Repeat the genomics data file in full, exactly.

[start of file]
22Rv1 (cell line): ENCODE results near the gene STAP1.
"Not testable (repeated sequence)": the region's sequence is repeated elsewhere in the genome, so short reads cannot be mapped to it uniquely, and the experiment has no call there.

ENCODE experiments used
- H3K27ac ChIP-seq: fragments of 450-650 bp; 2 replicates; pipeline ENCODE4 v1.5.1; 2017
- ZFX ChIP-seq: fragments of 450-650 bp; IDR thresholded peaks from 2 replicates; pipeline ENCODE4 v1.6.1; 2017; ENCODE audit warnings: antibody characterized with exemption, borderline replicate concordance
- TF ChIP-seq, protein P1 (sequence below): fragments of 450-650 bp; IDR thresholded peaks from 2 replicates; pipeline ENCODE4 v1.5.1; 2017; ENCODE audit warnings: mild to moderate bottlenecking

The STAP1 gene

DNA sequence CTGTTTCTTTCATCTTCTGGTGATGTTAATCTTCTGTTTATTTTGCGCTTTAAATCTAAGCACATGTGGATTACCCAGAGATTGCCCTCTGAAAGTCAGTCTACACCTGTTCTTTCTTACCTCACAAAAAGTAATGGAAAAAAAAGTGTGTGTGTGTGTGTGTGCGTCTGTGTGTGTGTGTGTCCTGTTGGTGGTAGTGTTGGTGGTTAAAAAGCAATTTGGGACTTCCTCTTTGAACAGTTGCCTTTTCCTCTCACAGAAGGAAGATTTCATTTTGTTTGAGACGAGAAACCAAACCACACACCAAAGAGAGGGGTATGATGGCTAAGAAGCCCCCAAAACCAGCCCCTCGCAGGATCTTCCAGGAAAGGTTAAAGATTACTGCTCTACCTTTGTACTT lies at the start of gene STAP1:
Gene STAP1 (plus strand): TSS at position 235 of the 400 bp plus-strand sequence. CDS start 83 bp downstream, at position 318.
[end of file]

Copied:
22Rv1 (cell line): ENCODE results near the gene STAP1.
"Not testable (repeated sequence)": the region's sequence is repeated elsewhere in the genome, so short reads cannot be mapped to it uniquely, and the experiment has no call there.

ENCODE experiments used
- H3K27ac ChIP-seq: fragments of 450-650 bp; 2 replicates; pipeline ENCODE4 v1.5.1; 2017
- ZFX ChIP-seq: fragments of 450-650 bp; IDR thresholded peaks from 2 replicates; pipeline ENCODE4 v1.6.1; 2017; ENCODE audit warnings: antibody characterized with exemption, borderline replicate concordance
- TF ChIP-seq, protein P1 (sequence below): fragments of 450-650 bp; IDR thresholded peaks from 2 replicates; pipeline ENCODE4 v1.5.1; 2017; ENCODE audit warnings: mild to moderate bottlenecking

The STAP1 gene

DNA sequence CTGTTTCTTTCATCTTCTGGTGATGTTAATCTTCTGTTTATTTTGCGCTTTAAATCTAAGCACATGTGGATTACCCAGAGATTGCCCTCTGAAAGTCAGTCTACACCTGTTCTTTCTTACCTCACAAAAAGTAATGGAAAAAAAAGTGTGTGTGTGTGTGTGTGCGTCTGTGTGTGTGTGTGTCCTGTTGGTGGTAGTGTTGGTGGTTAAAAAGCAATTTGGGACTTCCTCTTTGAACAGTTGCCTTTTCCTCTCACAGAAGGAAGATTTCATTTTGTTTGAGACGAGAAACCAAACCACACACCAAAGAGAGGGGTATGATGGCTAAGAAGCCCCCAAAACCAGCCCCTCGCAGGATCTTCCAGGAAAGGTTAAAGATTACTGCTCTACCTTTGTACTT lies at the start of gene STAP1:
Gene STAP1 (plus strand): TSS at position 235 of the 400 bp plus-strand sequence. CDS start 83 bp downstream, at position 318.